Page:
The single most entertaining aspect of Montgomery County Public Schools trying to decide whether or not to close because of weather is when Josh Starr – superintendent and whiner-in-chief – heads to the media outlets and begins braying that a bunch of teen-agers are bullying him online.
In the end, whether he decide to close schools when the temps dip to 10 below zero is beside the point. Parents in Montgomery County have the ability to show reasonable judgment and maturity that the school system doesn’t and make the decision to just keep their kids home. I did.
What’s hysterical is Starr is the same dilettante who has rebuffed meeting with black parents, whose deputy backed him, saying that he didn’t have to meet with black parents if he didn’t want to (after all, she said, that is not how things work in Montgomery County), and who has failed to directly address the number of sexual predators hired by the school system as well as the unmet needs of special needs kids.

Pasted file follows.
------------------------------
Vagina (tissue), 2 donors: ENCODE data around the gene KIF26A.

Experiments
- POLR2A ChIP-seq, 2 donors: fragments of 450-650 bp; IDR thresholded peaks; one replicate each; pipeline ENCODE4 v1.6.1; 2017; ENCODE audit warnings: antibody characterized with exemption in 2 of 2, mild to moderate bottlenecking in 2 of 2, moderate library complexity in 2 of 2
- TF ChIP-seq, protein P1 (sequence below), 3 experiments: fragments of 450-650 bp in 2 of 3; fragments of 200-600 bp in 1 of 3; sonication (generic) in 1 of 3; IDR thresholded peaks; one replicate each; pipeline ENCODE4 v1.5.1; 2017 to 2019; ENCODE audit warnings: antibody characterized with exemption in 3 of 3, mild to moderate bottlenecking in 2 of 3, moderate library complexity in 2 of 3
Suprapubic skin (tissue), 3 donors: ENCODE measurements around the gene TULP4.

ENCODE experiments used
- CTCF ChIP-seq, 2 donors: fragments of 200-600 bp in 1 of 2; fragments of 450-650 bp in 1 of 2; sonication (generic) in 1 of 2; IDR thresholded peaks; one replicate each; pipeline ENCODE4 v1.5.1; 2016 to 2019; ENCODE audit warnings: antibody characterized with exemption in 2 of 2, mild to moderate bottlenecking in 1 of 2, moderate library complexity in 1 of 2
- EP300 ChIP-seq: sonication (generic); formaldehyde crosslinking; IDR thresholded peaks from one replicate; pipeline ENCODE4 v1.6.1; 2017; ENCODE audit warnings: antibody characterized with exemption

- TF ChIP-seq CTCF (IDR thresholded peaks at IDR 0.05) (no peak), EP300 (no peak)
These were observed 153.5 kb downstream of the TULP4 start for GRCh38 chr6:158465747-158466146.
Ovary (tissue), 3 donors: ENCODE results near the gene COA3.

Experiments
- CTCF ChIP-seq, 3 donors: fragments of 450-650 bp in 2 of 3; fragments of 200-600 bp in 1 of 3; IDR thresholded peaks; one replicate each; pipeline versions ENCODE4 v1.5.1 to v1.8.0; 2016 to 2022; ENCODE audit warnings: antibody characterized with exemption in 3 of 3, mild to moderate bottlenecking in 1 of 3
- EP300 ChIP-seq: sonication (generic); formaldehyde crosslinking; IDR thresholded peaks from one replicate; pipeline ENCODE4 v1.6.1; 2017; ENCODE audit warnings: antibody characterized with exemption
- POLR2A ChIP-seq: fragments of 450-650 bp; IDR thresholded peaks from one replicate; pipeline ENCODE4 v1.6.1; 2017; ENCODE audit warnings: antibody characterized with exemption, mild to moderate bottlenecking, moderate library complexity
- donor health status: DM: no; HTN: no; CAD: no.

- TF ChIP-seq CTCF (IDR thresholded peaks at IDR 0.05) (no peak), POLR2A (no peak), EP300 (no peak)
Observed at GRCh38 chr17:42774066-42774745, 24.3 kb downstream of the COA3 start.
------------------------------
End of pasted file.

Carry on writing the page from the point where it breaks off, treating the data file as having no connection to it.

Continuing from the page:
Talk about being the bully on the playground, his manner of dealing with parent who disagree with him is to block them from his Twitter feed and essentially stick his fingers in his ears and refuse to listen parents’ legitimate concerns.
Then when students want to voice their displeasure with his leadership (term used lightly here), then he runs to the nearest microphone and moans that he is being bullied by a group of 15 year olds. Really Josh? That’s the best you can do?
While there is something to be said for civil engagement, yes, Josh Starr’s argument for complaining about how students engage with him on social media is that they are disrespectful. I can say that they learn from their leaders. And if that’s the example he sets, then that is what they will display.
But rather than using his position to foster discussion and making parents and students in the education process, his answer is to whine to the media that he’s being bullied.
To that, all that can be said, is this: Josh, grow a pair.